I had planned to kick off my 'Travel Tuesdays' series with the time I took my 8 year-old to Siberia. But then I realized that was going to establish a bar far higher than I wanted to have to live up to in future posts, so instead I've decided to write about some of the restrooms that have traumatized me around the world.
Obviously, this isn't going to a Karen-esque rant about various times I've squatted over a hole in 'rough' conditions. Because PLEASE. You get what you signed up for in Russian truckstops, rural China, and Michigan state campgrounds. No, this is a post about commodes that have surprised/alarmed me in places like Oxford and Cambridge and - in the most horrifying case of all - GERMANY, the land of cleanliness and efficiency.
Let me begin with the splendid WC against which all others shall be measured.
This is a photo of the Victorian fireplace (and bizarre choice of art) in the WC of a pub in Cambridge, England. The pub itself was not particularly large or fancy, so nothing had prepared me to climb the stairs to find a spacious, gracious room with not just a (to all appearances) working fireplace but also two gigantically tall windows and what looked like solid mahogany stalls that offered total privacy, being their own spacious, self-contained little rooms. After availing myself of one of the said little rooms, I then got to wash my hands in a spotlessly clean sink whilst gazing out over the quaint shops and streets below. I've stayed in hotel rooms significantly smaller and less grand than this bathroom. If Andy hadn't been waiting for me back downstairs, I would have curled up with a book and stayed a while.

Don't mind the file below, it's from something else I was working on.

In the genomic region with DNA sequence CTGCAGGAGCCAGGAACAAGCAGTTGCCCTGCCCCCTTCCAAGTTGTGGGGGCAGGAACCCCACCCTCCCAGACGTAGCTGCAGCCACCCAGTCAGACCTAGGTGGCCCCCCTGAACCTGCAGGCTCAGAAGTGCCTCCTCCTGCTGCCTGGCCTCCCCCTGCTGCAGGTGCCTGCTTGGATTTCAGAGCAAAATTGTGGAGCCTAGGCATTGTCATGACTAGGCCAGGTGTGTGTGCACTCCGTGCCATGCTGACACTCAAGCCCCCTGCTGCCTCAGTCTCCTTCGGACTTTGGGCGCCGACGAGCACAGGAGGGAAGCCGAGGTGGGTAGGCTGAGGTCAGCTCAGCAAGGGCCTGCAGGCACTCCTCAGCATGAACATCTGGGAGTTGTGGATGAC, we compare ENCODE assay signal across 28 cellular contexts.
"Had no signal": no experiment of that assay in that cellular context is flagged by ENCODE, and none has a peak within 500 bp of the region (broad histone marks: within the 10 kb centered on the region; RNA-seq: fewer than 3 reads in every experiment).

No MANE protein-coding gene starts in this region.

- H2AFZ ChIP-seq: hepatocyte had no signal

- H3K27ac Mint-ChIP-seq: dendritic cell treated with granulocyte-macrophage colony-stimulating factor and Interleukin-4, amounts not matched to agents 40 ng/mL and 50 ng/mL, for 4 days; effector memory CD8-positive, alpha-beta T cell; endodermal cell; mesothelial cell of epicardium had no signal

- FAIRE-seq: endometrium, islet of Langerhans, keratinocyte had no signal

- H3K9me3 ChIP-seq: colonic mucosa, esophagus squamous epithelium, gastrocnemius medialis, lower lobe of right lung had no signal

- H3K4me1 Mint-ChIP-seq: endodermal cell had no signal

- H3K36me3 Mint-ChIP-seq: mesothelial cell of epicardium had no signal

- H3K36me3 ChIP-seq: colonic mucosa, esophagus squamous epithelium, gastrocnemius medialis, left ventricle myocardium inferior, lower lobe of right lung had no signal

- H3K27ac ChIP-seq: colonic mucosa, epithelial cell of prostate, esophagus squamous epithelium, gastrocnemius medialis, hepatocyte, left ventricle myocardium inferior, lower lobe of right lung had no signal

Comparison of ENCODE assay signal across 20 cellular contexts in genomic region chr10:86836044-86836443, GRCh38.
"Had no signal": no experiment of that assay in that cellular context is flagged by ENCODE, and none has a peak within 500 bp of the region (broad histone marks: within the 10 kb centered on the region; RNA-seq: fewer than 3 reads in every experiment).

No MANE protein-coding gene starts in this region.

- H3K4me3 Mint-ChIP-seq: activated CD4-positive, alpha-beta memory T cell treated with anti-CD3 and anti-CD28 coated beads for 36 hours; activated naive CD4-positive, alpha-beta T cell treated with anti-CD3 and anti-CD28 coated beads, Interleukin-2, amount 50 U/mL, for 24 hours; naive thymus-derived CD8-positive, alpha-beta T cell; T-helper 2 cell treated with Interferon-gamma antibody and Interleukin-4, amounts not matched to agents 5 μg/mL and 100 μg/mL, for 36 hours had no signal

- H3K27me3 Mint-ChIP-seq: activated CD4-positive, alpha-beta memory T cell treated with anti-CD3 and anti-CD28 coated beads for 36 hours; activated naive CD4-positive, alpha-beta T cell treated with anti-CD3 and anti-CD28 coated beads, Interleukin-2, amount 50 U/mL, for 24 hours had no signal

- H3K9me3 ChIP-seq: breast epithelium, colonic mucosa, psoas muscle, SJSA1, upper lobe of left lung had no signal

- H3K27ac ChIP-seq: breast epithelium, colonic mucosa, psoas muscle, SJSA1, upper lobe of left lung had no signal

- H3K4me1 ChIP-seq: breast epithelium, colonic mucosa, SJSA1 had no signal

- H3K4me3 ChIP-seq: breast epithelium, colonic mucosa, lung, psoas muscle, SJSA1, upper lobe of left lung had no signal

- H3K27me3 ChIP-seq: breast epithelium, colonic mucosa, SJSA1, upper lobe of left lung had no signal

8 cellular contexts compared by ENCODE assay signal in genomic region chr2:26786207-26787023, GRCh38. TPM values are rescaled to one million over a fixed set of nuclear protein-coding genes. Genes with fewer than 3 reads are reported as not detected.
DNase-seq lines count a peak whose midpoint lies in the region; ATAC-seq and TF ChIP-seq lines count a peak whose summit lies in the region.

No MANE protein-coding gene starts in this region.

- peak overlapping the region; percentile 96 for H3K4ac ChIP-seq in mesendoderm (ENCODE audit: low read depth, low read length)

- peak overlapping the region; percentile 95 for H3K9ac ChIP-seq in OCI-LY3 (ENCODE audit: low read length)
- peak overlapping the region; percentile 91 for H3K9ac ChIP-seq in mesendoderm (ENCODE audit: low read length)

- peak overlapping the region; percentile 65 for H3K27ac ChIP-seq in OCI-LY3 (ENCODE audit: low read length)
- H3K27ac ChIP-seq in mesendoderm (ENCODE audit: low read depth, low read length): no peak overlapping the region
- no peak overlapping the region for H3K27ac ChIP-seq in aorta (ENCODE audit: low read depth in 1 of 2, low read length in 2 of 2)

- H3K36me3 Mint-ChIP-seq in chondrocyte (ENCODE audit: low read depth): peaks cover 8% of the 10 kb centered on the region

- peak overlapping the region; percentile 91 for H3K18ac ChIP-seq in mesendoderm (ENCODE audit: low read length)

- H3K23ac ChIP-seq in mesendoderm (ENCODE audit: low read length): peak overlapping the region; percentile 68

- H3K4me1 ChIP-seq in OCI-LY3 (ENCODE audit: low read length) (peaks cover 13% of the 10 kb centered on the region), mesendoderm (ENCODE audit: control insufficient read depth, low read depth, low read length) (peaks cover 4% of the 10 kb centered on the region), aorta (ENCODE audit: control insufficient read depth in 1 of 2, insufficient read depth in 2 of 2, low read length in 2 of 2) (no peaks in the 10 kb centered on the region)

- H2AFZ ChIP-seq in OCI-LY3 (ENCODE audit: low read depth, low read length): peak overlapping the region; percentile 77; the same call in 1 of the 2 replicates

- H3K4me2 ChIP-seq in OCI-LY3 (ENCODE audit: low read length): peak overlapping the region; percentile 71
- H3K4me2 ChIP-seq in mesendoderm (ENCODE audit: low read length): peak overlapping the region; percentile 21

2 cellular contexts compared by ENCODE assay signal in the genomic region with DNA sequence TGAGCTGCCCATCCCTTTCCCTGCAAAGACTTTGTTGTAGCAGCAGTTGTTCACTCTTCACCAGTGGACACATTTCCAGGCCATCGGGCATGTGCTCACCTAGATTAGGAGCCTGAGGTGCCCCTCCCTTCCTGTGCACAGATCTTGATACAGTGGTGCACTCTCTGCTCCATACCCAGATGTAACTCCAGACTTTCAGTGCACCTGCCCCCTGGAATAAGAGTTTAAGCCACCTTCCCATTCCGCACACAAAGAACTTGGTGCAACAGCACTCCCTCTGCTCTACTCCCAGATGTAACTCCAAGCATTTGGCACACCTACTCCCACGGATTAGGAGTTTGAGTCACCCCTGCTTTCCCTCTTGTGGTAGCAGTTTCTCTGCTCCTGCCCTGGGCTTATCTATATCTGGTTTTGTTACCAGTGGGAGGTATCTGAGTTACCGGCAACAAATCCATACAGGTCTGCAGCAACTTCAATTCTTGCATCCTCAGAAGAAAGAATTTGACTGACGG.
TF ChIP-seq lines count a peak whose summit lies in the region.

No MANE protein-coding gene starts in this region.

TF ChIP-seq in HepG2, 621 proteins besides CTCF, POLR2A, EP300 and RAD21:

Having established this benchmark, in which the weirdest feature was the picture hanging over the fireplace, let's move on to another grandly-scaled WC - this time, in a guestroom in Oriel College, Oxford. Everything about the bathroom was tip-top...except for the fact that the bathroom was on the ground floor and the windows - which took up the entire wall next to the commode - opened directly onto the central courtyard in such a way that someone sitting on the commode had a distressingly high chance of locking eyes with people walking past on the path right next to them. (Seriously, the path was maybe two feet away.)
This is my friend Amy standing in front of one of the windows, to show how very clearly you can see people standing all the way across the quad - and vice versa. The WC as a whole was marvelous, though - spacious and full of mostly working plumbing. Most importantly, using it in no way required you to risk your life.